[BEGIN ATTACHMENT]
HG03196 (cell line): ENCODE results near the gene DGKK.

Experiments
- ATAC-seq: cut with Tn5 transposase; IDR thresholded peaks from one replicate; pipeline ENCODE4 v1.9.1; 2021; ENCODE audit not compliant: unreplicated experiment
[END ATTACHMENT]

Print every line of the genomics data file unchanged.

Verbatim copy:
HG03196 (cell line): ENCODE results near the gene DGKK.

Experiments
- ATAC-seq: cut with Tn5 transposase; IDR thresholded peaks from one replicate; pipeline ENCODE4 v1.9.1; 2021; ENCODE audit not compliant: unreplicated experiment